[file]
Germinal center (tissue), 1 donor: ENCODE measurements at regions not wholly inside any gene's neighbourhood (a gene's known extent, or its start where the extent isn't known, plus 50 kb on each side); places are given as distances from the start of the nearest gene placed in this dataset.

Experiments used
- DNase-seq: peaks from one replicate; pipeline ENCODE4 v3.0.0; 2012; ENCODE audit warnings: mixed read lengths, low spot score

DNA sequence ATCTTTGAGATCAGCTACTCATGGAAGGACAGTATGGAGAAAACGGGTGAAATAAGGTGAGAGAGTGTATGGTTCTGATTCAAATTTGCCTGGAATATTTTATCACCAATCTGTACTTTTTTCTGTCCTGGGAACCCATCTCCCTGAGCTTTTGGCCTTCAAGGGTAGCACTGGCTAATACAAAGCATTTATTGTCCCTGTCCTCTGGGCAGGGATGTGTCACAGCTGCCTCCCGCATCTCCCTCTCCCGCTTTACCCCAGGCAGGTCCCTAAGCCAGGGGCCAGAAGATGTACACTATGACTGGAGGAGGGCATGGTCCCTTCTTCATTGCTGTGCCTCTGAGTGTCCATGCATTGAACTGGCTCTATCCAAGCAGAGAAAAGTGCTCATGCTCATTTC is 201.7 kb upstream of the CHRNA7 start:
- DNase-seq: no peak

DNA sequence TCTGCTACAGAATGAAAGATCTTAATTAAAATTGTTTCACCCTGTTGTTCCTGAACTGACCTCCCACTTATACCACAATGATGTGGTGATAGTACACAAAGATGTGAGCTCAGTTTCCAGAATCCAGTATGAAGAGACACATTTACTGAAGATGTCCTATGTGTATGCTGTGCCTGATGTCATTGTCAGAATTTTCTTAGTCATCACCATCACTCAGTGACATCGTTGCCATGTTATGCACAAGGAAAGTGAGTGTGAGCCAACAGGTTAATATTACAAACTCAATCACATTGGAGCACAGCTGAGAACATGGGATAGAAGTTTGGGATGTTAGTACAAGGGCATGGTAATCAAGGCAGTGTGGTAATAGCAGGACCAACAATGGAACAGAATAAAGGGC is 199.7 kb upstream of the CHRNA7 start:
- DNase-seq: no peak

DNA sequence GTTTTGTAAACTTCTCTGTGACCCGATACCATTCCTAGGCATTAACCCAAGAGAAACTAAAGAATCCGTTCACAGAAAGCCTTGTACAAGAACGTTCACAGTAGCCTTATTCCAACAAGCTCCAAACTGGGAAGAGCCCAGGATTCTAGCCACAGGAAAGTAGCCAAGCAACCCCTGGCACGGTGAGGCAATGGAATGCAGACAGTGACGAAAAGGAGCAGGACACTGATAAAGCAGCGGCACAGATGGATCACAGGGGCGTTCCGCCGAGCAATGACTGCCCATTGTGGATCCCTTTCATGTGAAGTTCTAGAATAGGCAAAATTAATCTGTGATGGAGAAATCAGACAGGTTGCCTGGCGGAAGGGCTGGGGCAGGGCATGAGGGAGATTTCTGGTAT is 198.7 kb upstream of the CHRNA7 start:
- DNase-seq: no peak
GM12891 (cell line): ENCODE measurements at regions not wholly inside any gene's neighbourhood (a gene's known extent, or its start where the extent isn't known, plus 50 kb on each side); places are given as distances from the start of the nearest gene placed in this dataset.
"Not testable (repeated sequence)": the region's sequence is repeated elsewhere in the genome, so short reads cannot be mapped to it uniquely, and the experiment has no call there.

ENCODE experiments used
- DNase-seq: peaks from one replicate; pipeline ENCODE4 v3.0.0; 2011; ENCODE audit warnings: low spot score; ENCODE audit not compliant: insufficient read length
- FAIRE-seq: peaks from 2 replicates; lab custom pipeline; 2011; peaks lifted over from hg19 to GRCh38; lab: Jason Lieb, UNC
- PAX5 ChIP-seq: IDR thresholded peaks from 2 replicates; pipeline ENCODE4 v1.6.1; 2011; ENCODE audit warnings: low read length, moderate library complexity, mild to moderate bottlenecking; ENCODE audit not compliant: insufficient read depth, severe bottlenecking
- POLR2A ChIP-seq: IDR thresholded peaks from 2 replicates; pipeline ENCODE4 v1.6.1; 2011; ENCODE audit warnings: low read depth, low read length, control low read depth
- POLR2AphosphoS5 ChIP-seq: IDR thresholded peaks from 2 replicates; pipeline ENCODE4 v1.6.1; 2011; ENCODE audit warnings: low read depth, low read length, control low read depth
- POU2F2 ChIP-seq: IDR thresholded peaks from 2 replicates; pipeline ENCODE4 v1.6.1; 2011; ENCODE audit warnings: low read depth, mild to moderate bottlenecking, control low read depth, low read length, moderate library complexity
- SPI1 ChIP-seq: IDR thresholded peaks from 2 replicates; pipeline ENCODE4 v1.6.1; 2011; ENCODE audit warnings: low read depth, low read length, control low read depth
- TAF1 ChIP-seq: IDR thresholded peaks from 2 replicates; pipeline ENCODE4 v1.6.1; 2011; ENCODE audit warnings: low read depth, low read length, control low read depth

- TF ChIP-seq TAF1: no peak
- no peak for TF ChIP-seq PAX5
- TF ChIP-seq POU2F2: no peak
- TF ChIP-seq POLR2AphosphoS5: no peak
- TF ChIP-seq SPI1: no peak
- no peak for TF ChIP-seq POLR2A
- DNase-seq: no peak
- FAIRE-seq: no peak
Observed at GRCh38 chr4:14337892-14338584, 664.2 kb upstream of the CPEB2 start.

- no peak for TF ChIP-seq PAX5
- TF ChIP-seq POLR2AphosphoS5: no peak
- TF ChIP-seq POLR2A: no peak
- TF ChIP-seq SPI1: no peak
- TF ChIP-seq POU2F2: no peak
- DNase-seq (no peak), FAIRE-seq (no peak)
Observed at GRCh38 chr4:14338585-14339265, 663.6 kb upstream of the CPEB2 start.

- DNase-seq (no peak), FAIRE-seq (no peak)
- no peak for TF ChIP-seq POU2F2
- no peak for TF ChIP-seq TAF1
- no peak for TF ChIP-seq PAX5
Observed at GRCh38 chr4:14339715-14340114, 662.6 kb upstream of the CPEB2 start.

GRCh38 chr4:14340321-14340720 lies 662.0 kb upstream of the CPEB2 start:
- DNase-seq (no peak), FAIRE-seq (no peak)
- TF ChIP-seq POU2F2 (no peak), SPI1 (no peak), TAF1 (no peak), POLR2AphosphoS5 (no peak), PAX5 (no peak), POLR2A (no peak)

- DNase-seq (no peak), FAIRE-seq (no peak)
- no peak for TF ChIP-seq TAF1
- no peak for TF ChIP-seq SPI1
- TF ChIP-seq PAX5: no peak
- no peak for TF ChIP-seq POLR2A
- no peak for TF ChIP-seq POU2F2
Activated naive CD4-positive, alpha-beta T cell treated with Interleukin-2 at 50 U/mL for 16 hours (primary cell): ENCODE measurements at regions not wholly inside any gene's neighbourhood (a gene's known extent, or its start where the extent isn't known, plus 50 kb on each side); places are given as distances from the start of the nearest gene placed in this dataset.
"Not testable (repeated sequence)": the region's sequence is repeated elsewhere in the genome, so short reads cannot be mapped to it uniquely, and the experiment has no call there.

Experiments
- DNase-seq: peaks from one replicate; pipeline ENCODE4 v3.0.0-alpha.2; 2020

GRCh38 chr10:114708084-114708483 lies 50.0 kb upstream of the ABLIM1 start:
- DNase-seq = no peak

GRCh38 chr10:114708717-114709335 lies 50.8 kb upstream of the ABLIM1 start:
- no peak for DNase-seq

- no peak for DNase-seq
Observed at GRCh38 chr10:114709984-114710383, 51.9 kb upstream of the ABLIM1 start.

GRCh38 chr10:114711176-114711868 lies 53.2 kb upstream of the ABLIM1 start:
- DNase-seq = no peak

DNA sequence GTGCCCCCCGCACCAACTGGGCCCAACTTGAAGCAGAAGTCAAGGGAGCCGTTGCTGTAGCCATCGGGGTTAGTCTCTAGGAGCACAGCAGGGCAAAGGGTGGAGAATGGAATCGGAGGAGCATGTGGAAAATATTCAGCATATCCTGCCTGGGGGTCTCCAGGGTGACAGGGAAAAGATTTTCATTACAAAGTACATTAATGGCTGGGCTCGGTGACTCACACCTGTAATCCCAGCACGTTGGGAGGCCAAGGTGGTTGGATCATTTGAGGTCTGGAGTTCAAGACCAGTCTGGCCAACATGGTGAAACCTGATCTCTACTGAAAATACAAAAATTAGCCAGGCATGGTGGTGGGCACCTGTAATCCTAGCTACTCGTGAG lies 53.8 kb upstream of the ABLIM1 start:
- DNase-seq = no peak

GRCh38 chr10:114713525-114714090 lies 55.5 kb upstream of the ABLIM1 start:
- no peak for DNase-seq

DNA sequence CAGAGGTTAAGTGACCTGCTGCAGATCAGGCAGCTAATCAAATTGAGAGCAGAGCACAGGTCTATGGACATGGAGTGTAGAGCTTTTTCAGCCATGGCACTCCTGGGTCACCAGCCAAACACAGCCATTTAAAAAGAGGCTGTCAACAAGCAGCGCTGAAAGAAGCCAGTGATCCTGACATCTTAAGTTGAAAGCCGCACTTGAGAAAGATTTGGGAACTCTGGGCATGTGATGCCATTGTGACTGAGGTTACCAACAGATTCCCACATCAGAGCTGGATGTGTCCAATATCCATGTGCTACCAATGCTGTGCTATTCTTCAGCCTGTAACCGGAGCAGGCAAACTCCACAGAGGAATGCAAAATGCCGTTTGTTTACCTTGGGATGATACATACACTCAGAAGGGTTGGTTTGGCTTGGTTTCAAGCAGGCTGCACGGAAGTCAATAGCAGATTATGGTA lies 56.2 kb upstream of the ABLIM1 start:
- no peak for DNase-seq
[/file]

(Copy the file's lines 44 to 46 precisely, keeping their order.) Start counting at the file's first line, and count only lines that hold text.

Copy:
- TF ChIP-seq POU2F2 (no peak), SPI1 (no peak), TAF1 (no peak), POLR2AphosphoS5 (no peak), PAX5 (no peak), POLR2A (no peak)

- DNase-seq (no peak), FAIRE-seq (no peak)
- no peak for TF ChIP-seq TAF1